Autoimmune response against myocardial antigens is evident in numerous heart diseases. Both the induction of an autoimmune response and the pathogenesis of autoimmune heart diseases are not fully understood. The humoral immune response may play an important role via induction of cardiomyocyte apoptosis, alteration of myocardial mechanical and electrophysiological functions, and activation of the complement system and cell-mediated cytotoxicity. Anti-β-1 adrenergic receptor antibodies appear to contribute to the pathogenesis of dilated cardiomyopathy, heart failure, and Chagas disease. Herein, we review the current knowledge relating to anti-β-1 adrenergic receptor antibodies: their potential role in heart diseases and the potential benefits of a targeted therapy against their apparently destructive effects. Patients with dilated cardiomyopathy with circulating stimulatory anti-β-1 adrenergic receptor autoantibodies are probably at a higher risk for adverse outcome and should be treated with adrenergic receptor antagonists, and possibly with immunotherapy. Further research is required to determine which patients will gain additional clinical benefits from anti-autoantibody-targeted therapy.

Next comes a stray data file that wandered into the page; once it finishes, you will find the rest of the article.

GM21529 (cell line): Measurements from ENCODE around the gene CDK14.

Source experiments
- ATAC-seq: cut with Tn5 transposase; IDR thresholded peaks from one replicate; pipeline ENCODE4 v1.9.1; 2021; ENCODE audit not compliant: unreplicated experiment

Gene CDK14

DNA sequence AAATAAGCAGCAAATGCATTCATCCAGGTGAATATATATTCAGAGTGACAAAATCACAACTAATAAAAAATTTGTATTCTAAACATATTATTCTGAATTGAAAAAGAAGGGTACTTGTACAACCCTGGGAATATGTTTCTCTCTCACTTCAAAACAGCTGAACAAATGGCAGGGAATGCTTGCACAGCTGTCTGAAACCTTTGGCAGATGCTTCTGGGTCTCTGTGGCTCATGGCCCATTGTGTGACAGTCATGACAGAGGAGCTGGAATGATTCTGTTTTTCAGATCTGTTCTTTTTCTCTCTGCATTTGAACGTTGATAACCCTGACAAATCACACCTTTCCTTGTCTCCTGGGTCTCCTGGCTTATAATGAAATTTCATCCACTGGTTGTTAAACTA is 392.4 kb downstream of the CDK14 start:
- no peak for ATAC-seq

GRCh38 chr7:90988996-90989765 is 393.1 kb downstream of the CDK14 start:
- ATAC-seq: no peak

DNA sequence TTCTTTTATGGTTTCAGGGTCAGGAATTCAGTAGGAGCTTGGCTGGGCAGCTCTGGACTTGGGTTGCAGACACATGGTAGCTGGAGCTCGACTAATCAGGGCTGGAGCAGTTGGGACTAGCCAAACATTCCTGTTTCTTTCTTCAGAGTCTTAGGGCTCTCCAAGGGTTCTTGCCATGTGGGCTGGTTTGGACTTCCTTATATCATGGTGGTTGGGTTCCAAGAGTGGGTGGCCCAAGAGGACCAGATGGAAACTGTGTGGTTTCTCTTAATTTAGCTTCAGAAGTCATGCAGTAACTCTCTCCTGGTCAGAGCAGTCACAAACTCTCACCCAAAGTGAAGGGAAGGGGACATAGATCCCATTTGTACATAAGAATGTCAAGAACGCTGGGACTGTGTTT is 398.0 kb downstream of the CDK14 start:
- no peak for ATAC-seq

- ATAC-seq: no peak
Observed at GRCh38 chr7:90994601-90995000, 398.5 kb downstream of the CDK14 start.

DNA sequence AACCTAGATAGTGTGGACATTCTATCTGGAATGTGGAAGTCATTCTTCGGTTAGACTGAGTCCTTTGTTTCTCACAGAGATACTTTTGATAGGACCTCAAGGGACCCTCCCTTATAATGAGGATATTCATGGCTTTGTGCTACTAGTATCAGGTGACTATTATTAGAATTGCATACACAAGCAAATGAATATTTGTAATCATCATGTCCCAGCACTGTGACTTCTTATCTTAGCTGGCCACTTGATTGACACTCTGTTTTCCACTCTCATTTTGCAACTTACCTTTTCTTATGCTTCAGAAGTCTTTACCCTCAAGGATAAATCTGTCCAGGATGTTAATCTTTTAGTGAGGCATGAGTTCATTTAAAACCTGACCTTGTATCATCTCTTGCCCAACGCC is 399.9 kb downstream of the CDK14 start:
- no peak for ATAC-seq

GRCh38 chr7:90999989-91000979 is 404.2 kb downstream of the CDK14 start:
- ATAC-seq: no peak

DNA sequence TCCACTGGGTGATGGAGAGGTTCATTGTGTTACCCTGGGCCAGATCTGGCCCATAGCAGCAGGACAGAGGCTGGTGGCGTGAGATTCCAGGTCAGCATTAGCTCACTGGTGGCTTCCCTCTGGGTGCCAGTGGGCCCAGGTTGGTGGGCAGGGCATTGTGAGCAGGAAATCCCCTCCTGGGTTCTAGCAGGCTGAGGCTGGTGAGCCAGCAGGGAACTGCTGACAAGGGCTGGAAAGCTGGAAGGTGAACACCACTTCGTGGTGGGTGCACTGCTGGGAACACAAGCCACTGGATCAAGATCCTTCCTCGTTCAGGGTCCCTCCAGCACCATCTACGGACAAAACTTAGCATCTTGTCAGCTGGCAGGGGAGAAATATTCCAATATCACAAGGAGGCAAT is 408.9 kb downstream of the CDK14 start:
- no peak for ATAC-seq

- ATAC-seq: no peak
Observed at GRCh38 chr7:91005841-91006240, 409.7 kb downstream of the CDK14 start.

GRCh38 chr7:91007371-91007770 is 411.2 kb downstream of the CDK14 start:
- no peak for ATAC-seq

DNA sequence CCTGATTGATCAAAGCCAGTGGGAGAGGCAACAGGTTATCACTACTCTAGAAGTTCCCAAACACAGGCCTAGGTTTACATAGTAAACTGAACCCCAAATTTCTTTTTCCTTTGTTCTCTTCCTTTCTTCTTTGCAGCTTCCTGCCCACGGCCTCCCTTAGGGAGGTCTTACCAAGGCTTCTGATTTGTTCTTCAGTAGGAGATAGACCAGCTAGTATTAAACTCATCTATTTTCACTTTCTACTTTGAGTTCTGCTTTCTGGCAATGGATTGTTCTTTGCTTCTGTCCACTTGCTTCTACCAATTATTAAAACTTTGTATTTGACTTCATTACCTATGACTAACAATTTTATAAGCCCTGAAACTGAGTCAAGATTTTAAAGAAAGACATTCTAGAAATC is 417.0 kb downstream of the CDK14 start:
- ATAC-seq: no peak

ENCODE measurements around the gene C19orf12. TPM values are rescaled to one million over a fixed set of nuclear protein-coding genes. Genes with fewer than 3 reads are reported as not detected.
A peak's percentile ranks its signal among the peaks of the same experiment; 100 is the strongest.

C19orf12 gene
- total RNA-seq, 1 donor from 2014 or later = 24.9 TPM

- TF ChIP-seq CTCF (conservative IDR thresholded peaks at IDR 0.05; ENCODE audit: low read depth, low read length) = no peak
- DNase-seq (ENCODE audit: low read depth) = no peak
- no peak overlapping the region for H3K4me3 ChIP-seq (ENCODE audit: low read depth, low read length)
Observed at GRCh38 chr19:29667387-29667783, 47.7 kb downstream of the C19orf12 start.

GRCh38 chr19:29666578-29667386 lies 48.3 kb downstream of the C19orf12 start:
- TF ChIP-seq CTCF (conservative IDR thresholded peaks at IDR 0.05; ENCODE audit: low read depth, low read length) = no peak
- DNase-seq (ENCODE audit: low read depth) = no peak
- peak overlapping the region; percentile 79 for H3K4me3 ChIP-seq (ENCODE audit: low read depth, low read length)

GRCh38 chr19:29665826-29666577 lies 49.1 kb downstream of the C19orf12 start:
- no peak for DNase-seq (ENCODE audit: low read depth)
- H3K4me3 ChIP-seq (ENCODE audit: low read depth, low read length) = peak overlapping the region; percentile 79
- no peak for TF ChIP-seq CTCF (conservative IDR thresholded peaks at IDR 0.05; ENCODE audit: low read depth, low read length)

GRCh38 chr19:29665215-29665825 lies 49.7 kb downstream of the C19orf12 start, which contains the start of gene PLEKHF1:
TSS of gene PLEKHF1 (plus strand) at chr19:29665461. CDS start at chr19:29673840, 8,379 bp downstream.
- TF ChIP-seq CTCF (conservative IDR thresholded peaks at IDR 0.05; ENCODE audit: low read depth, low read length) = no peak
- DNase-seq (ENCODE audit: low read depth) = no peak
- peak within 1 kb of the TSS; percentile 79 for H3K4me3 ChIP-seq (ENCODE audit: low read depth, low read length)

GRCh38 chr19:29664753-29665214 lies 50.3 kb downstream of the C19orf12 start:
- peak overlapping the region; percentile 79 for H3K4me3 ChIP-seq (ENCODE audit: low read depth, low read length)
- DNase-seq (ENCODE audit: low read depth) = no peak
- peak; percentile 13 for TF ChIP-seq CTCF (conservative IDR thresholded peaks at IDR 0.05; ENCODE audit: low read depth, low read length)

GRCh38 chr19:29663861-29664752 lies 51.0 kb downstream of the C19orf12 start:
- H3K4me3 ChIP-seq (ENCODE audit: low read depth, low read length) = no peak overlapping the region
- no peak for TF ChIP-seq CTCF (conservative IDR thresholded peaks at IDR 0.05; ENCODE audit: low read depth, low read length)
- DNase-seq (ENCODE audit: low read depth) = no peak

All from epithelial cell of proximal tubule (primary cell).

- Anti-β-1 adrenergic receptor autoantibodies
- Chagas disease
- Dilated cardiomyopathy
- Ischemic cardiomyopathy